Results tagged ‘ Brewers ’
The non-waiver Trade Deadline is now only five days away, and the Angels continue to work diligently to find a reliable starter for their rotation or an additional weapon for their bullpen, or both.
Can first-year general manager Jerry Dipoto work his magic to shore up some glaring holes on the Angels’ staff?
The chips are stacked against him, it seems.
A source with knowledge of the team’s thinking described the Angels’ chances of acquiring a starter as “below average and diminishing” on Thursday. The asking prices are too high, the competition for pitching is too intense – largely due to the additional Wild Card that has more teams in the hunt than ever – and the Angels don’t have an abundance of intriguing prospects to offer up.
That, and a $155 million payroll with little wiggle room, has made the Angels’ search for a starter “an uphill task,” the source said – before adding, “But don’t underestimate Jerry.”
The Angels continue to search for additional bullpen pieces, particularly a cost-controlled lefty. But it’s starting pitching – the one area that seemed rock solid at the start of the year – that seems most necessary considering the struggles of Ervin Santana and the recent back troubles of Dan Haren.
But how many feasible upgrades are out there?
Cole Hamels has agreed to a lucrative extension to stay in Philadelphia, the Marlins seem unwilling to part ways with Josh Johnson, Wandy Rodriguez has moved on to the Pirates, Matt Garza has some elbow issues, Ryan Dempster seemingly only wants to pitch for the Dodgers and Francisco Liriano is fresh off giving up seven runs in 2 2/3 innings, putting his ERA at 5.31.
That makes the competition for the likes of James Shields (signed pretty affordably through 2014) and Zack Greinke (free-agent-to-be) quite fierce.
It would be a shock, a source said, if the Angels were to move Garrett Richards, who’s 24, cost-controlled for five more seasons and boasts a ton of upside. Young center fielder Peter Bourjos, a reserve with Mike Trout now in the fold, is perhaps their biggest chip – though Dipoto has publicly said he’s unwilling to trade him because he’s still a big part of their future. Then there are prospects like middle infielder Jean Segura, catcher Hank Conger, first baseman C.J. Cron and pitcher John Hellweg, among others, who could be expendable in the right package.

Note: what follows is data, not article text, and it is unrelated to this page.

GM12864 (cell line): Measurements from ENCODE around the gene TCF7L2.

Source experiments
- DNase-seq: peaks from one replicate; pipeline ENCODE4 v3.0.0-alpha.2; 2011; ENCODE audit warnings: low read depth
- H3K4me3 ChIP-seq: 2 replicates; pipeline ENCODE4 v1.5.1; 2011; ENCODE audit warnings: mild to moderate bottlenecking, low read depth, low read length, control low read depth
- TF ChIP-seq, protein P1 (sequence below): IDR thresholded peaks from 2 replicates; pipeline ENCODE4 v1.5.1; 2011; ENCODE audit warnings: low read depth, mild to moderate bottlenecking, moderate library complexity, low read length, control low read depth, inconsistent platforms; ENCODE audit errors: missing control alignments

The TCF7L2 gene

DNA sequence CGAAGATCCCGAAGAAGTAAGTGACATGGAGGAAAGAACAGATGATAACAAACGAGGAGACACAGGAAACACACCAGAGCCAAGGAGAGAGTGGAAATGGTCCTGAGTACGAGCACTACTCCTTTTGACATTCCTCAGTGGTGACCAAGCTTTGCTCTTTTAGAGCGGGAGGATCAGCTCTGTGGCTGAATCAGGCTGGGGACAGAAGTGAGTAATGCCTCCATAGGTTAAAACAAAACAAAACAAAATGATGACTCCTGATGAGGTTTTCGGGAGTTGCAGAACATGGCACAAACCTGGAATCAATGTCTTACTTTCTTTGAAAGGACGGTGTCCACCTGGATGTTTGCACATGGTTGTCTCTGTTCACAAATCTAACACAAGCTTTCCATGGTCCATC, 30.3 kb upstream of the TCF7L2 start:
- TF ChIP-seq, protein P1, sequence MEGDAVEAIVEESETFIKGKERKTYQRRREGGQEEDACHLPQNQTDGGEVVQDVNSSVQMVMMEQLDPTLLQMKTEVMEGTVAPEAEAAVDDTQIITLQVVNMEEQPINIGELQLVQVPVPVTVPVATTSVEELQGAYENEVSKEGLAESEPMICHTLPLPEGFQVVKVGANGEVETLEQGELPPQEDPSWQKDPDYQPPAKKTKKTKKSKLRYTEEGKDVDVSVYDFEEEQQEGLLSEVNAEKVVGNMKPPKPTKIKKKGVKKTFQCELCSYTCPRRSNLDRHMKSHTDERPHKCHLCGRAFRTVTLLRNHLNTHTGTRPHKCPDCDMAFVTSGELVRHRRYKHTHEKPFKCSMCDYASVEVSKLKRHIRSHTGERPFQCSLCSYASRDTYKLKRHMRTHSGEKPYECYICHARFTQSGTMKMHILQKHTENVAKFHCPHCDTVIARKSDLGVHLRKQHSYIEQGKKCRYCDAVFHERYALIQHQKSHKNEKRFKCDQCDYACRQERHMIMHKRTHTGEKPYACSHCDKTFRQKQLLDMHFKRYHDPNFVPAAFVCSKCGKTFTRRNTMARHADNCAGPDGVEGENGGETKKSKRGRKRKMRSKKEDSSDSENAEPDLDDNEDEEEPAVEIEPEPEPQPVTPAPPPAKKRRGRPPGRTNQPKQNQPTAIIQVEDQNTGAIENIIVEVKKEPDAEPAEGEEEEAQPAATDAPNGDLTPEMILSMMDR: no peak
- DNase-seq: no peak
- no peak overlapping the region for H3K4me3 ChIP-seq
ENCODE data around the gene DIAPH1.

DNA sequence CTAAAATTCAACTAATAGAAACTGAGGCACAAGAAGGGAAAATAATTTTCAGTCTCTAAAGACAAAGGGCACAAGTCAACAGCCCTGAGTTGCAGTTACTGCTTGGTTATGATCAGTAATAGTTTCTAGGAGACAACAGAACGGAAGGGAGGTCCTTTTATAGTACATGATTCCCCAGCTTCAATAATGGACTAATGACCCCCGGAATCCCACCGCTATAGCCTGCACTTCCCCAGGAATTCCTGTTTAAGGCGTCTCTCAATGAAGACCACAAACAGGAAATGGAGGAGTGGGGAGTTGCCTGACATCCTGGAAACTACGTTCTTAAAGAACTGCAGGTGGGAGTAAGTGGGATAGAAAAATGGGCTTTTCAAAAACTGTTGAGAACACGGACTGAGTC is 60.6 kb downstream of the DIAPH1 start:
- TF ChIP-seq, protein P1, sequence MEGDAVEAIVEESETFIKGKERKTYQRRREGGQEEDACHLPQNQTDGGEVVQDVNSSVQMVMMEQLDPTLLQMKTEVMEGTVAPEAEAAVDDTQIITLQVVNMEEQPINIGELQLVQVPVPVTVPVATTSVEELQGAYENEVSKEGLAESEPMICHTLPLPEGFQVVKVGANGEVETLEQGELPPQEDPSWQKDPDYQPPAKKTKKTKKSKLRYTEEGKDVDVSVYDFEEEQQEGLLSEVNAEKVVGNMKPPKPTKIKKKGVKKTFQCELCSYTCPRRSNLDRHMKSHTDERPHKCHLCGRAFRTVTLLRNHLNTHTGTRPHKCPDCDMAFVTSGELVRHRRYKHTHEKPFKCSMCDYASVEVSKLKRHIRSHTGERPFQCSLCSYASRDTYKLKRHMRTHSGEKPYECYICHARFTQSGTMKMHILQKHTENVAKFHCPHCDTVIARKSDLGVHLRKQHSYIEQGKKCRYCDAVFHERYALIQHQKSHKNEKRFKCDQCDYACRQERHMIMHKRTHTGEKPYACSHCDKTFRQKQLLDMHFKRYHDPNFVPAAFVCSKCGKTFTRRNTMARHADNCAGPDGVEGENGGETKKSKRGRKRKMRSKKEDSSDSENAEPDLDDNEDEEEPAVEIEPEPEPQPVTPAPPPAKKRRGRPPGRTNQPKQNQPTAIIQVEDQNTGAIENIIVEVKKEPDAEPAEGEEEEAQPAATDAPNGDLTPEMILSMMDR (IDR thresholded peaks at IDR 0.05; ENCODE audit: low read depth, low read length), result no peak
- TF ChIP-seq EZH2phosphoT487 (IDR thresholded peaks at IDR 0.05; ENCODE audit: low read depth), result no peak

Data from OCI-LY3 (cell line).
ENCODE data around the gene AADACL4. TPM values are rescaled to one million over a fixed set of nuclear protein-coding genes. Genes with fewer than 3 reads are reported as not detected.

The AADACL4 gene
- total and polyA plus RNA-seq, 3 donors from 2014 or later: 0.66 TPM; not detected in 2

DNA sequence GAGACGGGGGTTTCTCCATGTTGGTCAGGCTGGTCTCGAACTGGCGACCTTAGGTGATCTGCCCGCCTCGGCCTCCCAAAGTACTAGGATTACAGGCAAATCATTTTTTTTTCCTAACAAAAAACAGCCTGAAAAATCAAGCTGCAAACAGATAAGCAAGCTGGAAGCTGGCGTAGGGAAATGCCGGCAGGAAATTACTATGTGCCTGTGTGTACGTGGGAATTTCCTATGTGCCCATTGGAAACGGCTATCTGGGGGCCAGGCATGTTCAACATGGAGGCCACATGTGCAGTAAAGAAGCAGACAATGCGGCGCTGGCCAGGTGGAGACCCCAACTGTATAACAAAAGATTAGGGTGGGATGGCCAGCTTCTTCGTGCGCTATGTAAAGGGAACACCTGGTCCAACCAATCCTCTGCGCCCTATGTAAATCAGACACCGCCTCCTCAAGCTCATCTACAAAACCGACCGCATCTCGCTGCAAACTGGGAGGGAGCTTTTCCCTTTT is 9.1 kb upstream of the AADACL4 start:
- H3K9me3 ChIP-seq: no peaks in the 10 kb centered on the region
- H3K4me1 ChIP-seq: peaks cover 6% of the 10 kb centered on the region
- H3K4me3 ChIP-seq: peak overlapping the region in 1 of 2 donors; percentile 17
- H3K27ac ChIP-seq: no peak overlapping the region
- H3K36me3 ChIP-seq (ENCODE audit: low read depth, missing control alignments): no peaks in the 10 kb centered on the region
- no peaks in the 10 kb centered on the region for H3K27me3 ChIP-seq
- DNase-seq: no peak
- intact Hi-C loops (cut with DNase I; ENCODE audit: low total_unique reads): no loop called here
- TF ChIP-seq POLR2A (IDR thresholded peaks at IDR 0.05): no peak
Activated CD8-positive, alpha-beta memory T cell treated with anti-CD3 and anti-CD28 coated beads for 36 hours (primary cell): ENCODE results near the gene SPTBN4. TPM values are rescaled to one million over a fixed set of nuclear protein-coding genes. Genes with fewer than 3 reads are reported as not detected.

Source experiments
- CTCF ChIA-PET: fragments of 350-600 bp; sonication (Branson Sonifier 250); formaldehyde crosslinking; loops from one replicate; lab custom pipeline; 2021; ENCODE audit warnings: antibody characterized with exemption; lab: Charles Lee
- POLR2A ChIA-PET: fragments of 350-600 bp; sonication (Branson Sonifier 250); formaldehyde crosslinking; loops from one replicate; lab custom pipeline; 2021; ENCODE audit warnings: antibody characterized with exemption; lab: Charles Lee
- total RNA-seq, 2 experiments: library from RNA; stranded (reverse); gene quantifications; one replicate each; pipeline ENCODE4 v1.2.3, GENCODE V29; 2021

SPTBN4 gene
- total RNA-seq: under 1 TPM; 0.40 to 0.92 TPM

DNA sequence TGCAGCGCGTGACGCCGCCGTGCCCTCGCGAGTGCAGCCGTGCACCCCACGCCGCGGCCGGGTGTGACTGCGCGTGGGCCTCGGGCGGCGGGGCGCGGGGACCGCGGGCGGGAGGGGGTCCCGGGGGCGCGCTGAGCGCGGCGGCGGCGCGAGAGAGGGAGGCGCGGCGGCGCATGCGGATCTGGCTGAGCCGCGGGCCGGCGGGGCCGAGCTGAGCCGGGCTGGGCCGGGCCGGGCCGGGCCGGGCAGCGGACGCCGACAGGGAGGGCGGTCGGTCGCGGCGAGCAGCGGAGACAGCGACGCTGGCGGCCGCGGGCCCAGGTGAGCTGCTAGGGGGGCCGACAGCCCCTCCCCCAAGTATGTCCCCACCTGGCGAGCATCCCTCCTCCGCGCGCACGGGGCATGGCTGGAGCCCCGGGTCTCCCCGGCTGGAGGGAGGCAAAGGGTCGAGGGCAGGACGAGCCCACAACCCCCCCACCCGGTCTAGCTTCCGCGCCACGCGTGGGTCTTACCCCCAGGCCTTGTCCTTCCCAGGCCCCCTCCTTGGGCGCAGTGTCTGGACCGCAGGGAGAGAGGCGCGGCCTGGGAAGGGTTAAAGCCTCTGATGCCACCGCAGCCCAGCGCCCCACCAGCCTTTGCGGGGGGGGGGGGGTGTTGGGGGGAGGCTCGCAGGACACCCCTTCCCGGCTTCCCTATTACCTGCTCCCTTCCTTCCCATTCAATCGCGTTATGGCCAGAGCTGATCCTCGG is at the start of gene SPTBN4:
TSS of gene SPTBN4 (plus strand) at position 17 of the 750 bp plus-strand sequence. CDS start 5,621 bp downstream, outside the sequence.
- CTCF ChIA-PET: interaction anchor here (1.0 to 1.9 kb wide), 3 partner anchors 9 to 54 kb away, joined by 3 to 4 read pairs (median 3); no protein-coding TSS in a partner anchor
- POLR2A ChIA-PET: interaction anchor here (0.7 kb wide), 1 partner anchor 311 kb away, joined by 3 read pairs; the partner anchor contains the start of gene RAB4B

More on Angels.com soon.
— Alden Gonzalez
- Yankees third baseman Alex Rodriguez suffered a fractured left hand on Tuesday and could miss at least four weeks. That led to speculation the team would look to address the situation with a trade, but general manager Brian Cashman told ESPNNewYork.com that he isn’t targeting a deal for a third baseman. Eric Chavez and Jayson Nix will fill the hole instead.
- Jon Heyman of CBSSports.com reports that the Brewers have “officially become sellers.” That increases the likelihood of a trade involving ace pitcher Zack Greinke, who has drawn serious interest from several teams but hasn’t shown any in signing an extension with Milwaukee. The Brewers also could deal third baseman Aramis Ramirez, reliever Francisco Rodriguez, catcher George Kottaras and starter Randy Wolf.
- Not satisfied with pulling off a trade for Hanley Ramirez and Randy Choate late Tuesday night, Dodgers general manager Ned Colletti still will look for a starting pitcher and another bat, according to our own Ken Gurnick. The Cubs’ Ryan Dempster remains the team’s prime target.
- Losing out on Ramirez didn’t end the A’s pursuit of an infielder, reported our own Jane Lee. The Blue Jays’ Yunel Escobar, the Padres’ Chase Headley and the D-backs’ Stephen Drew could be among the remaining possibilities.
- The Reds have “kicked the tires” on Twins center fielder Denard Span but are more likely to end up with the Phillies’ Shane Victorino or Juan Pierre, according to Ken Rosenthal of FoxSports.com.
— Andrew Simon
The closer July 31 gets, the more vulnerable the Angels’ starting rotation looks, making the need and desire for outside help seem that much more prominent.
With 12 days left until the non-waiver Trade Deadline, though, everyone seems to be in a holding pattern.
The Angels themselves are waiting to see if Dan Haren can regain form after dealing with lingering back stiffness, which could have a major say in how willing they are to trade for a premium starter. And the trade market in general could be slowed by two wrinkles in the new Collective Bargaining Agreement – the extra wild card and the diminishing Draft-pick compensation.